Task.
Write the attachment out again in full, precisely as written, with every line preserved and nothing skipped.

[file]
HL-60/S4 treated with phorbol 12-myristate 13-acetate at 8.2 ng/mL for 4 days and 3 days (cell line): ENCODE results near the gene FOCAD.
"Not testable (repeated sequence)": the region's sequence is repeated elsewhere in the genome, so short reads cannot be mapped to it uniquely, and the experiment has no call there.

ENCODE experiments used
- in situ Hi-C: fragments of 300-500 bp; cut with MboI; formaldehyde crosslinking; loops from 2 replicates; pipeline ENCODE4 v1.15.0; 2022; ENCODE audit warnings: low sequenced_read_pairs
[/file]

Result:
HL-60/S4 treated with phorbol 12-myristate 13-acetate at 8.2 ng/mL for 4 days and 3 days (cell line): ENCODE results near the gene FOCAD.
"Not testable (repeated sequence)": the region's sequence is repeated elsewhere in the genome, so short reads cannot be mapped to it uniquely, and the experiment has no call there.

ENCODE experiments used
- in situ Hi-C: fragments of 300-500 bp; cut with MboI; formaldehyde crosslinking; loops from 2 replicates; pipeline ENCODE4 v1.15.0; 2022; ENCODE audit warnings: low sequenced_read_pairs